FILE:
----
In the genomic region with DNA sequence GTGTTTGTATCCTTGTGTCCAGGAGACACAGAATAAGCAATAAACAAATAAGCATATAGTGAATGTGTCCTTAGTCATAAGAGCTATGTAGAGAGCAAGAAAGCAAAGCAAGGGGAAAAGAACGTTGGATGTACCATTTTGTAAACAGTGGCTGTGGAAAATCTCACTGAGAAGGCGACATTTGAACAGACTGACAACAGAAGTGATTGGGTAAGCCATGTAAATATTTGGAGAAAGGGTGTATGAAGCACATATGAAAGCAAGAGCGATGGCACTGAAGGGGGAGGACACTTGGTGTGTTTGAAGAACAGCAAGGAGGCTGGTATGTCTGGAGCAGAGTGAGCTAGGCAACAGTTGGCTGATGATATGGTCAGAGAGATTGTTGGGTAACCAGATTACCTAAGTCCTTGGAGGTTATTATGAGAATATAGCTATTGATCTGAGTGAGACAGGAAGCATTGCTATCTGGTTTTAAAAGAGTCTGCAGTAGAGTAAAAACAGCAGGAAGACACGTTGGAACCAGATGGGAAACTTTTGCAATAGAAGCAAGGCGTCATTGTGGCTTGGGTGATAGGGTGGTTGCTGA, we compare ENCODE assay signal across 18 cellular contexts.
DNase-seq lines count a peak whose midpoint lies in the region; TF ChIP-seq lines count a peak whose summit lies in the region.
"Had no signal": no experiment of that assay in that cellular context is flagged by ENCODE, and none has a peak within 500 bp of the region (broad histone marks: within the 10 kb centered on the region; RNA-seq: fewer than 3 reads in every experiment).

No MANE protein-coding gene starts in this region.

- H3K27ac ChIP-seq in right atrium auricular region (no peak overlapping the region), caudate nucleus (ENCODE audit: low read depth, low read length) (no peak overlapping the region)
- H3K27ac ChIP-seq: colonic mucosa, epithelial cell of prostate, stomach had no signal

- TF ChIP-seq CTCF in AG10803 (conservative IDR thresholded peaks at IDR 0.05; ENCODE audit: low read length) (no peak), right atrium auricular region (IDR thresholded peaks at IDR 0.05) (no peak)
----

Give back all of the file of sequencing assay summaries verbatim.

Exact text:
In the genomic region with DNA sequence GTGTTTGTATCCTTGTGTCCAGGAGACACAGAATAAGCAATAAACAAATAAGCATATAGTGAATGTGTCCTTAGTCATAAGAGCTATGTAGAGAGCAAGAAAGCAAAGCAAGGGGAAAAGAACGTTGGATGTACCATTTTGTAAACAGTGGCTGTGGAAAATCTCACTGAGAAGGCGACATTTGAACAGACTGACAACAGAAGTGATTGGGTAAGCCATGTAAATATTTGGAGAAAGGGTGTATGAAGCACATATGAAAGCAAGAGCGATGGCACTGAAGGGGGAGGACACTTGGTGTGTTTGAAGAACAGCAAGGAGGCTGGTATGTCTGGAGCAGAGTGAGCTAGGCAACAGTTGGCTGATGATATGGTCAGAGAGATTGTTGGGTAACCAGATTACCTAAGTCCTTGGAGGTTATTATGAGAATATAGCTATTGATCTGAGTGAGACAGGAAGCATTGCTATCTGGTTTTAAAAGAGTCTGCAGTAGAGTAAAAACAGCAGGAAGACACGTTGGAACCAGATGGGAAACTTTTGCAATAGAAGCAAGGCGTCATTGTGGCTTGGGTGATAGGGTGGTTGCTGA, we compare ENCODE assay signal across 18 cellular contexts.
DNase-seq lines count a peak whose midpoint lies in the region; TF ChIP-seq lines count a peak whose summit lies in the region.
"Had no signal": no experiment of that assay in that cellular context is flagged by ENCODE, and none has a peak within 500 bp of the region (broad histone marks: within the 10 kb centered on the region; RNA-seq: fewer than 3 reads in every experiment).

No MANE protein-coding gene starts in this region.

- H3K27ac ChIP-seq in right atrium auricular region (no peak overlapping the region), caudate nucleus (ENCODE audit: low read depth, low read length) (no peak overlapping the region)
- H3K27ac ChIP-seq: colonic mucosa, epithelial cell of prostate, stomach had no signal

- TF ChIP-seq CTCF in AG10803 (conservative IDR thresholded peaks at IDR 0.05; ENCODE audit: low read length) (no peak), right atrium auricular region (IDR thresholded peaks at IDR 0.05) (no peak)